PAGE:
There it was again.
Only six in ten American workers could afford a surprise $400 expense, John Hope Bryant, founder of Operation Hope, an Atlanta-based non-profit, told the Wall Street Journal for a profile that ran today (July 25, 2020)
That $400 figure crops up everywhere like a persistent weed, portraying a large segment of Americans as living perilously on the edge of catastrophe.
“Some 40% of Americans would struggle to come up with $400 for an unexpected expense,” reported CNBC.
“In America right now today, almost half of Americans are a $400 unexpected expense away from complete upheaval,” Sen. Kamala Harris (D-CA) said on April 1, 2020 when announcing plans to introduce a Rent Relief Act.
“The gap between incomes and costs is so gaping that 40% of Americans can’t come up with $400 in an emergency,” Sen. Elizabeth Warren said on May 9, 2019.
Those pushing the $400 story usually cite the Federal Reserve’s report, “Well-Being of U.S. Households in 2018.” The Report writers interviewed a sample of over 11,000 individuals—with an online survey in October and November 2018.
But the 40% figure is wrong.
People who just skimmed the initial text of the executive summary of the Report or relied on a text message, probably saw this: “Results from the survey show that many adults are financially vulnerable and would have difficulty handling an emergency expense as small as $400.”
If they read the Report itself further, however, they would have seen this: “If faced with an unexpected expense of $400, 61 percent of adults say they would cover it with cash, savings, or a credit card paid off at the next statement—a modest improvement from the prior year. Similar to the prior year, 27 percent would borrow or sell something to pay for the expense, and 12 percent would not be able to cover the expense at all.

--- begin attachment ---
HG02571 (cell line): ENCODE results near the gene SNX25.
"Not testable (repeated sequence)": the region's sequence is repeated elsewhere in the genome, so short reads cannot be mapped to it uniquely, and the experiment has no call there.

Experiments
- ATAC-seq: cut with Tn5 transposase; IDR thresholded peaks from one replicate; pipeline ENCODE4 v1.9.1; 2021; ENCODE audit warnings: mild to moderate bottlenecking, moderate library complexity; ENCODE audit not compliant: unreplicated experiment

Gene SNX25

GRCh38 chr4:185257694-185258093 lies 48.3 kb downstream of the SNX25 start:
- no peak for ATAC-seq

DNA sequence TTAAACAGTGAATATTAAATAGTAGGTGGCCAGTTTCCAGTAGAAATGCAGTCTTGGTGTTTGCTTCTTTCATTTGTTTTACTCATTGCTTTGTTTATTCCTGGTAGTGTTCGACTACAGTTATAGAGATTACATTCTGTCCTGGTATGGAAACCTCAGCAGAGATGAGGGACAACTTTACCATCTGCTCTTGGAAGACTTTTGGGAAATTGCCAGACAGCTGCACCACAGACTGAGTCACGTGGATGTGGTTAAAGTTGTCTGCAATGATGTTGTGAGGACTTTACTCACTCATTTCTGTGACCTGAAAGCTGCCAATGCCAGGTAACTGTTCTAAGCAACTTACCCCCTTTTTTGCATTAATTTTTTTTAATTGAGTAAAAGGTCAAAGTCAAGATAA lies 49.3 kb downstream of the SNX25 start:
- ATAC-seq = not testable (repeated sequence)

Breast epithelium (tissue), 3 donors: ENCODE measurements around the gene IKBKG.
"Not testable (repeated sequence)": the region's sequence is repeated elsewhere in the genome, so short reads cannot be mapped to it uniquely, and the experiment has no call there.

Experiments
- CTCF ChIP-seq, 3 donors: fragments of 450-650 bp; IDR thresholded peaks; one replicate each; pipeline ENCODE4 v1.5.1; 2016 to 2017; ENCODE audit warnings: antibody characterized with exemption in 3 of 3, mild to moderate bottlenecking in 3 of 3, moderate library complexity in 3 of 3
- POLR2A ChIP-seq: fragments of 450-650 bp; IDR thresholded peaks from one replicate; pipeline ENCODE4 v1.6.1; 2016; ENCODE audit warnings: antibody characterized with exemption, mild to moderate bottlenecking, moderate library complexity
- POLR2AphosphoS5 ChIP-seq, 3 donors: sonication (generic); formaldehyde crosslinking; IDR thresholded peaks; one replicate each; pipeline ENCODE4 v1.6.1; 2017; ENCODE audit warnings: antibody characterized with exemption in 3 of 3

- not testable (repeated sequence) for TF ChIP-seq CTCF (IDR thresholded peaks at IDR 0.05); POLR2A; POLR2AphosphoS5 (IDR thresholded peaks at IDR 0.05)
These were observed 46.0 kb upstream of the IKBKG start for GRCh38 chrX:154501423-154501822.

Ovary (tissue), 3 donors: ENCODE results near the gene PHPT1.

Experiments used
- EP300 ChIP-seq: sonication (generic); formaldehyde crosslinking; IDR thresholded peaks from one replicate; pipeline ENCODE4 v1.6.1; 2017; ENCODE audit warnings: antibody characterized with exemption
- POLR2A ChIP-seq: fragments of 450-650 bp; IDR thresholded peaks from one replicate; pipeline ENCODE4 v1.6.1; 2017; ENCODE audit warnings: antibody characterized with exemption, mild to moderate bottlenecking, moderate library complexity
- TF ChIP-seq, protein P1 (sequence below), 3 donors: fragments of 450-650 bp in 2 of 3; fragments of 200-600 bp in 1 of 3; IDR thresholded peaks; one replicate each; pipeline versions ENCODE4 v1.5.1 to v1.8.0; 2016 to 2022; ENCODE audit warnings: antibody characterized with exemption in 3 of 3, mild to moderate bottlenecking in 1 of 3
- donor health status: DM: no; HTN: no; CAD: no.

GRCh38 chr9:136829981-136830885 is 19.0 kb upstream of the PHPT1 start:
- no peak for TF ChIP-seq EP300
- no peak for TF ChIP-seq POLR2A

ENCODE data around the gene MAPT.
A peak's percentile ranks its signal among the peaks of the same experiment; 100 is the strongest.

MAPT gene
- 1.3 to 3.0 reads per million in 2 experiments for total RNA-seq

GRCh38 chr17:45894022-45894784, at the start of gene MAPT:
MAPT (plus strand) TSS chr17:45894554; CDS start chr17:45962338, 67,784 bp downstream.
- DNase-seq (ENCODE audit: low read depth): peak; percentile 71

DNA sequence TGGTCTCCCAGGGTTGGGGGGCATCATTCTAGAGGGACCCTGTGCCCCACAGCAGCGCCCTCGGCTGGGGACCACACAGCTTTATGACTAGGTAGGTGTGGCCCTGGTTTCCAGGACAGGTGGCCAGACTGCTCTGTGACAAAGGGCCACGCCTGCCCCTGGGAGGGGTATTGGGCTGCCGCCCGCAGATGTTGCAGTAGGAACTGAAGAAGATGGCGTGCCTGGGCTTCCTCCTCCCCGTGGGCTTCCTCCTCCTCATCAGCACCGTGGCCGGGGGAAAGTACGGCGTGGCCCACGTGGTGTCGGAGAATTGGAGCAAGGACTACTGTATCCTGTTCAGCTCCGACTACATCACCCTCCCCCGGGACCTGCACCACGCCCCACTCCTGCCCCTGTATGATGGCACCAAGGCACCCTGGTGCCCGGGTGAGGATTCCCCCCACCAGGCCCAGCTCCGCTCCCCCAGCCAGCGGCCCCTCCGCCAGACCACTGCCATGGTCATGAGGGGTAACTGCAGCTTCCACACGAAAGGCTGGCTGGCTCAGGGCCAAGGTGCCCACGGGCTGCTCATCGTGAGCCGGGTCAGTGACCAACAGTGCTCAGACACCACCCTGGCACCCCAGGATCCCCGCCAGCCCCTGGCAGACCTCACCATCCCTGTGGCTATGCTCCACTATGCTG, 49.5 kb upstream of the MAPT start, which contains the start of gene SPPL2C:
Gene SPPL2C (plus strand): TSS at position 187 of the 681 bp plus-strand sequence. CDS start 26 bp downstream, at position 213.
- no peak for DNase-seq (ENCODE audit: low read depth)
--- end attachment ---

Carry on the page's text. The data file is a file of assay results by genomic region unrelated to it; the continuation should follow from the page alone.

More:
So it’s not true, as Warren claimed, that 39% of people “can’t come up with” the money they’d need to handle this situation.
The Federal Reserve report makes clear that, although 4 in 10 adults “would have more difficulty covering such an expense,” many of them would be able to make it work by carrying a credit card balance or borrowing from friends and family.
Parents are often the source of financial help. One in 10 adults received some form of financial support during 2018 from someone living outside of their home. Over one-quarter of young adults received such support and among young adults with incomes under $40,000, nearly 4 in 10 received some support from outside their home.
Only 12% of adults “would be unable to pay the expense by any means,” the Federal Reserve Report concluded.
This doesn’t mean, however, that all is well in the American economy. Although many families reported that they had made substantial gains since the survey started in 2013, persistent disparities remained by race, education, and geography. Also, the report relied on interviews in 2018, well before COVID-19 struck the United States and massive economic dislocation occurred.
All the research done so far is showing that the economic fallout from COVID-19 is hitting lower-income adults harder.
The Pew Research Center has noted that The financial shocks of the outbreak have hit Hispanic and black Americans especially hard. When it comes to public health, black Americans appear to account for a larger share of COVID-19 hospitalizations nationally than their share of the population. One result is that, according to a July 2020 Rand Corp. survey, 40% of non-Hispanic black households and nearly 50% of Hispanic households reported problems paying their bills, compared with 21% of non-Hispanic white households.
We won’t know for quite a while what the public has to say to the Federal Reserve about how things are 2020, but it probably won’t be good.